There is plenty of pent-up demand for homes at the present time; many buyers have put off buying due to Brexit uncertainty.

There is every indication that prices could rise swiftly once the uncertainty ends.

However, that uncertainty remains in place and so the sudden uplift revealed by Halifax is at best puzzling.

That is a further persuasive reason not to base your property buying decisions on its February data.

5. The general picture suggests a period of weak growth or price falls.

A year of massive growth is not what the BBC revealed when, at the start of the year, it considered likely house price rises in 2019.

It revealed that most expert sources were predicting modest average growth of 0-3% nationally:

Hometrack: 3% rise

Rightmove: no change

Capital Economics: 1% rise

RICS: no change

Halifax: 2-4% depending on a benign Brexit.

Other media outlets reported anticipated falls in London prices.

Projected growth for London house prices in 2019:

Screenshot 2019-03-13 at 17.04.39.png

The over-riding conclusion is that it would be extremely unwise, bordering on perverse, to expect stellar growth in house prices based on Halifax’s House Price Index for February.

However, that is not to say, it cannot happen.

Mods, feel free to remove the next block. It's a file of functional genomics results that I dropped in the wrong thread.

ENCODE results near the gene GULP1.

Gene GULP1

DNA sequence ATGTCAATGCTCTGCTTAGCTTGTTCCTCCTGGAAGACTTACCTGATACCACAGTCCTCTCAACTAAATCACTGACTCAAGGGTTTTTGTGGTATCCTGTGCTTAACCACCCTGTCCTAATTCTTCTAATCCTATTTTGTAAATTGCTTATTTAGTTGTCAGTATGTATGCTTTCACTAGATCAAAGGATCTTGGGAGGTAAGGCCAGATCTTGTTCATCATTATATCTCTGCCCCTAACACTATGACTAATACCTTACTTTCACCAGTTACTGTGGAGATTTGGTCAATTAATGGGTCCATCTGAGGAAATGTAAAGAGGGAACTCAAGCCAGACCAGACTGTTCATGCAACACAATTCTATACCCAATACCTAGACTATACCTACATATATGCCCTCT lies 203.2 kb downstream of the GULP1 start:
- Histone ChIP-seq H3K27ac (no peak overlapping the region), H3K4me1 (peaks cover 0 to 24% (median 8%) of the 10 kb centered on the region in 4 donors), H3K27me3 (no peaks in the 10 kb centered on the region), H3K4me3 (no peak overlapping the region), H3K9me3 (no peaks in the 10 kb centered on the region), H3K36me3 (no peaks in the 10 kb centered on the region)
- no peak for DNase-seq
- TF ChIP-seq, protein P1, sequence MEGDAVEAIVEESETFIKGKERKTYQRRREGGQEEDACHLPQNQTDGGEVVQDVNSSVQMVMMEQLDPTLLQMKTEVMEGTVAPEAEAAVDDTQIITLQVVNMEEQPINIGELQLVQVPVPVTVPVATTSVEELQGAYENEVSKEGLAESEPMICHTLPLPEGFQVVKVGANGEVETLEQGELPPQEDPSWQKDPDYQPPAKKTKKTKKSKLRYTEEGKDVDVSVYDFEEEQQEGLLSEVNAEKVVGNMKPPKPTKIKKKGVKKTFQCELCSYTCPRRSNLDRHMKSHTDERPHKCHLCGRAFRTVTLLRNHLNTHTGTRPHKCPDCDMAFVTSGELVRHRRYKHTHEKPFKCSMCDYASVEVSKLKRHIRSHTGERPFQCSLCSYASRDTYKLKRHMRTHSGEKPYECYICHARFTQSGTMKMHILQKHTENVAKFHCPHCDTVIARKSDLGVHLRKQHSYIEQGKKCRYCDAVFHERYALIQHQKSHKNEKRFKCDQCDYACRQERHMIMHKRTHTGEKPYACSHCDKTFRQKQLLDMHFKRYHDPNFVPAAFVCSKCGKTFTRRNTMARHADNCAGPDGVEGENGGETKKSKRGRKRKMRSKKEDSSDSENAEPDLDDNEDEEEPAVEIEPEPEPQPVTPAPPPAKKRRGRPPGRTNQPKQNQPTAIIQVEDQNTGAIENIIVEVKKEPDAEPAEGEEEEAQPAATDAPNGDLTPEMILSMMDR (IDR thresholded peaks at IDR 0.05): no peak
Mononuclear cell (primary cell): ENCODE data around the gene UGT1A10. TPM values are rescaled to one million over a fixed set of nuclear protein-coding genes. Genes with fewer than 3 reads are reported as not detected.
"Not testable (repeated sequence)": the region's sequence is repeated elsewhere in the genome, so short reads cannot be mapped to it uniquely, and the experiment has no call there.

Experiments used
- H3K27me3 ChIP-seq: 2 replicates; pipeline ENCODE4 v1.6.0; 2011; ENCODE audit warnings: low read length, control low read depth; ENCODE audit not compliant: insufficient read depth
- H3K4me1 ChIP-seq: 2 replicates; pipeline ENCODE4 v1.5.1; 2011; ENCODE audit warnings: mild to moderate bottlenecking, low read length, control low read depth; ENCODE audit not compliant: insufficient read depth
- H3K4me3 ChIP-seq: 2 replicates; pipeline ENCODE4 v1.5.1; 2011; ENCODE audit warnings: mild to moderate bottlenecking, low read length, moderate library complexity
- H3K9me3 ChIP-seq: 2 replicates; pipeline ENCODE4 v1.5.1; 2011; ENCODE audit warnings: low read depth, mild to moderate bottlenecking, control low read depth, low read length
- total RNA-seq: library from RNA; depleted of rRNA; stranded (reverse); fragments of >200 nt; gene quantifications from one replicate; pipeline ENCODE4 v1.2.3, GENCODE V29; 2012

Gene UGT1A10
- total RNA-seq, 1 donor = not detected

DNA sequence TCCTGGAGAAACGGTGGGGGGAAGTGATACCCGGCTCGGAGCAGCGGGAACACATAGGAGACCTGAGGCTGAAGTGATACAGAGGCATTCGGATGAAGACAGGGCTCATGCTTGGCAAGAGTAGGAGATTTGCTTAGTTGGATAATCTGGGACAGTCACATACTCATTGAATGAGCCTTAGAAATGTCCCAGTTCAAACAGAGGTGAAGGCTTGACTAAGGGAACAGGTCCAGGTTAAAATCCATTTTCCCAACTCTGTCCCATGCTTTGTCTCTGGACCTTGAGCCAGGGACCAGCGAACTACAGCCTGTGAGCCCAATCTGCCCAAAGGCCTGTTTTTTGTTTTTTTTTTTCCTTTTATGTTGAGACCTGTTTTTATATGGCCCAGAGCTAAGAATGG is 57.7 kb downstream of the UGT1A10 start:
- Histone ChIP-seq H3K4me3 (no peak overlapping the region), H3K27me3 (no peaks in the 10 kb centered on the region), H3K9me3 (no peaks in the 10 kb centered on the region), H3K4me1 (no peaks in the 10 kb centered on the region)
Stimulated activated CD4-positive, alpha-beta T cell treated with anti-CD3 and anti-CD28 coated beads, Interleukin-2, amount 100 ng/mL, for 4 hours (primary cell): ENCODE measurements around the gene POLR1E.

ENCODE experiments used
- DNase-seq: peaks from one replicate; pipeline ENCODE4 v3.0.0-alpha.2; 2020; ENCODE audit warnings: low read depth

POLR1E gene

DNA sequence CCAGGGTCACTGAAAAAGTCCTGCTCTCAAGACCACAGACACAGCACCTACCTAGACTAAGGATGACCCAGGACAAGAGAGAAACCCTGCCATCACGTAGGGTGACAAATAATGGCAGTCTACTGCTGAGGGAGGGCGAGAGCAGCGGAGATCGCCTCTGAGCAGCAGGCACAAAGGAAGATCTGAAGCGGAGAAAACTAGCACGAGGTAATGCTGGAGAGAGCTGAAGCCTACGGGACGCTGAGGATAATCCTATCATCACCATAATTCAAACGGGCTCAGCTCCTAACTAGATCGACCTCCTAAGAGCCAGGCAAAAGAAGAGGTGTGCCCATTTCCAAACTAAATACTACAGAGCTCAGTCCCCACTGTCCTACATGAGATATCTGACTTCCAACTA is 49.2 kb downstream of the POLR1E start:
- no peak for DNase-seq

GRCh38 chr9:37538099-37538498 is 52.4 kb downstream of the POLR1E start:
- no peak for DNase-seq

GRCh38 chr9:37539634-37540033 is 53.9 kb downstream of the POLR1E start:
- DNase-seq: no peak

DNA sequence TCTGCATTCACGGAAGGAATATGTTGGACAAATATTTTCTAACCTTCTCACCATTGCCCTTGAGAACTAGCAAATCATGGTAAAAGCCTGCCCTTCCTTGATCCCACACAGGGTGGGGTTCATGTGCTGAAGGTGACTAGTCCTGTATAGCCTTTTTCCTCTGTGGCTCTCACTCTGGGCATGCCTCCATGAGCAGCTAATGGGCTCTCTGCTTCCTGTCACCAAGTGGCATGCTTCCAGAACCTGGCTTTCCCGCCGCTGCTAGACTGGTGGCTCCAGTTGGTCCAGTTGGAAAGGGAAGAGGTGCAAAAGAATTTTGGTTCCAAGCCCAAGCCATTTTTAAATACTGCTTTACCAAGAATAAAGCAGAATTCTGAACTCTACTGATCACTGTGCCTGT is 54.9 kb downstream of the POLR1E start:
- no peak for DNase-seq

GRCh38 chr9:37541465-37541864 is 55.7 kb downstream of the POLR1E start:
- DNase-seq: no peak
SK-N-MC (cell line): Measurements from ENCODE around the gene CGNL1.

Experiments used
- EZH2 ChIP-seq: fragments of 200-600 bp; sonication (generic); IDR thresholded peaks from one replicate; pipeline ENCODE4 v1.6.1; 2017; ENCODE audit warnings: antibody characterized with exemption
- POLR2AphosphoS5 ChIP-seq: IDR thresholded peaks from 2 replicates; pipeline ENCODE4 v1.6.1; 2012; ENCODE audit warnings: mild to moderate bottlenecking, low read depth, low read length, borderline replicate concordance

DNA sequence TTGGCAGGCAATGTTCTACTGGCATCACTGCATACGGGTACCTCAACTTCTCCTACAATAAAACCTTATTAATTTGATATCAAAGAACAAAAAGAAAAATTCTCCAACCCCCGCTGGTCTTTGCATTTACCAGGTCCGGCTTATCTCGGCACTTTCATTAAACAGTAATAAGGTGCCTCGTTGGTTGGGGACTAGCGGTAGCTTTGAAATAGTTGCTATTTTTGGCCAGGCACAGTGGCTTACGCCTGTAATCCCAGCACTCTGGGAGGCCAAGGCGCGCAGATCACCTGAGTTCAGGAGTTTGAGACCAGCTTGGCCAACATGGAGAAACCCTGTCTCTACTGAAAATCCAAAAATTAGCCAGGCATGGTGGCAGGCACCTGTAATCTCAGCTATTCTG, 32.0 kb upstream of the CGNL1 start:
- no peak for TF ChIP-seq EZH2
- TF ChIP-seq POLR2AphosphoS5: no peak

Students of the “18 Year Property Cycle” can point to the fact that when house prices exit from the mid-cycle wobble (which could be construed as the last 2-3 years), there is a period of aggressive growth leading to a crash.

Could Halifax’s February data be signposting that period of explosive, out of control growth…leading to a crash in around 2025-27?

That is definitely a possibility.

However, it seems more likely that any period of explosive growth will begin next year or the year after.


The massive price jump in February could be a sign of things to come…prices increasing fast as the country exits the doldrums of Brexit.

However, the key point is that you should not rush out and take action based on just one month’s data from one data provider.

Make sure any apparent trend is at least 3 months in length before you even think about relying on it. 

The right approach is to buy as soon as you can safely afford to do so, without taking undue financial risks or paying too much attention to short term price fluctuations.

That is the correct formula for successful property ownership.

If you own a property for long enough, the value of your real estate asset will increase handsomely with time, regardless of short term ups and downs in prices.

Enjoyed this blog? Please share it with friends by clicking on the LinkedIn, Twitter, Facebook or Instagram icon on this page. 

What is your take on the future for house prices – up or down, and why?  Please leave your observations or comments below.

You may also find the following blogs useful:

Asking prices going down (Rightmove Nov 2018 – asking prices continue to fall)
The Brexit property boom (Why Brexit could cause a property mini boom)
Asking prices continue to fall (Rightmove Dec 2018 – asking prices still falling)
London property pain continues (London house prices set to fall in 2019)

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Dalton Barrett
Rebel Property Coach